But the call for a nuclear plant in Malaysia has additional unique “Malaysian” factors that need to be considered – rather seriously by those in power.
1. Is there really need for more energy in Malaysia now? There always been a contention that we have an oversupply of power in Malaysia and we been paying too much to IPPs with heavy subsidies from the Government as well.
What about the 12 hydro-dams planned in East Malaysia in 2008? Have we been focusing on creating the supply first before there is a real demand for it?
2. The “tidak apa” culture of Malaysians – how many times we have heard of roof of newly constructed buildings falling down?
Poor design, lack of enforcement, subcontracting to unknown cronies or to those bristling with poor and bad records, has been part and parcel of construction of key infrastructures in Malaysia.
3. Enforcement of strict laws and execution of punishments to those who have failed safety and building standards. I dread the thought of enforcement of strict safety standards of building a new nuclear plant in the hands of the local “majlis perbandaran”.
Or on those developers who flout regulations and slapped with stop work orders, just how many of them have been booked for continuing with the development work until something dreadful happens?
4. Escalating cost of construction – this one no need to say lah – we are famous for mismanagement of public funds for many, many years now and I don’t think it is going to change a bit when we lay out the “initial costing” of constructing a nuclear plant.
Actual construction cost is one thing – as usual, in Malaysia, this would soon be followed by issue of an undisclosed “commissions” to be paid out upfront, maintenance costs, training, the “sudden” increase of construction cost, etc to contend with.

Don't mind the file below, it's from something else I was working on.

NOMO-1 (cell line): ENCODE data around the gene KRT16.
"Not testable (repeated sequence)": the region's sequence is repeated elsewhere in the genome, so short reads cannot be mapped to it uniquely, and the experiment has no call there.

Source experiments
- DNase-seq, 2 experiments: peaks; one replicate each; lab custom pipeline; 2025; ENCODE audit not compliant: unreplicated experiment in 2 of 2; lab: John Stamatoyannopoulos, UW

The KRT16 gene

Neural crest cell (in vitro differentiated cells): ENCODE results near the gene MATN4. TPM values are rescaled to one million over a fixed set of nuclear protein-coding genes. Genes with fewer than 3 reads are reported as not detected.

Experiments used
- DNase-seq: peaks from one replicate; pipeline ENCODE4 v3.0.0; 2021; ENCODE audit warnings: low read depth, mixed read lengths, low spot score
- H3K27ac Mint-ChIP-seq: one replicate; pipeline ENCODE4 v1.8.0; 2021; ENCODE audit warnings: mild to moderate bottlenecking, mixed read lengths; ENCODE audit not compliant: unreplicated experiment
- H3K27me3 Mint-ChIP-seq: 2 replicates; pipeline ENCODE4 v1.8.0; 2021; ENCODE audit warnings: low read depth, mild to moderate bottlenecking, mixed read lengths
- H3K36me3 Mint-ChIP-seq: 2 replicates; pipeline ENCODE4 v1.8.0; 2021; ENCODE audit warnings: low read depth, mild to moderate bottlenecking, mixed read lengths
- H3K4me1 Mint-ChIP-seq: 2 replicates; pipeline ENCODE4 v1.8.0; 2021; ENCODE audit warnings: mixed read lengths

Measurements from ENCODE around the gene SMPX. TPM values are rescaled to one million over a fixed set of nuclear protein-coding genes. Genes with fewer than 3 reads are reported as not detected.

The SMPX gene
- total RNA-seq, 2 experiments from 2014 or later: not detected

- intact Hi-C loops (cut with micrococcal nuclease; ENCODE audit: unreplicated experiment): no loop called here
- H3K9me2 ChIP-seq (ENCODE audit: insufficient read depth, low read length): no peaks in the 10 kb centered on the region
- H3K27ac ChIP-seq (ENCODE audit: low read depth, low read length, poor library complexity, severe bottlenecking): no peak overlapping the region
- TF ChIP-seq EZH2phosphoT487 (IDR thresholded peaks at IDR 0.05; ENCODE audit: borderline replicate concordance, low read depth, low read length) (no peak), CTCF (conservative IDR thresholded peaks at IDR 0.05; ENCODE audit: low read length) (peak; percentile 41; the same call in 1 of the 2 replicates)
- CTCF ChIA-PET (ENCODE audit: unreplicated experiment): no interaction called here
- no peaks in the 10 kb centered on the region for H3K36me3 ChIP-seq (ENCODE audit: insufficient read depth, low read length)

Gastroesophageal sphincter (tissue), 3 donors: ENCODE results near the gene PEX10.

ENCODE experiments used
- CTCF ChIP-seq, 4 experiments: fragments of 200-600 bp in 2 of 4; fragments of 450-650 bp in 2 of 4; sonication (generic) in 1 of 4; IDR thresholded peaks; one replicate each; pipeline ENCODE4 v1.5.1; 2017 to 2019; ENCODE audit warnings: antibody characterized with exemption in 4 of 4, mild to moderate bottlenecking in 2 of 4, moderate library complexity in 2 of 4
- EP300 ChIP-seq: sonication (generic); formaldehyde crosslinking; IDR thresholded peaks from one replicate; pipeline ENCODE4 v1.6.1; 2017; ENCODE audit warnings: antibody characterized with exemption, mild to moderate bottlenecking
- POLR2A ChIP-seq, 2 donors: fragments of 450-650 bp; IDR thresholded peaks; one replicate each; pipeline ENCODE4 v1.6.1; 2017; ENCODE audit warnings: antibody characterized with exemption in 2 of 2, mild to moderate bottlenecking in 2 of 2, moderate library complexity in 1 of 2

Of course, are we going to see it happen without open tender and in shroud of secrecy.
Constructing new nuclear plant costs anything between $3 – $7 billion and then there is a separate operating cost that covers security, safety, purchase of uranium fuel (about $59/lb), waste disposal management (costs between £67,000/m3 and £201,000/m3) and finally decommissioning the plant (it cost $300 million or more to shut down and decommission a plant).
These of course exclude the cost of compensation and clean up should the unthinkable happen (all information sourced here).
For now, switching the light for an hour this 26th March 2011 is a good start. The tough choice that we need to do in the near future is to decide whether we really need nuclear power for our energy needs but also whether we have the right people, design, policies, laws, enforcement manpower and the funds in place before we take the giant leap.
After all, if the Japanese with all the know-how, technology, discipline and money is facing a bleak future with its nuclear reactors after the 2011 tsunami, what more of us in Malaysia? Truthfully, we are yet to reach the level necessary to construct and manage and nuclear plant in Malaysia.
One would just hope that the Government would not rush in the issue of having a nuclear plant in Malaysia and takes it’s time to get all things in place before it decides to have one.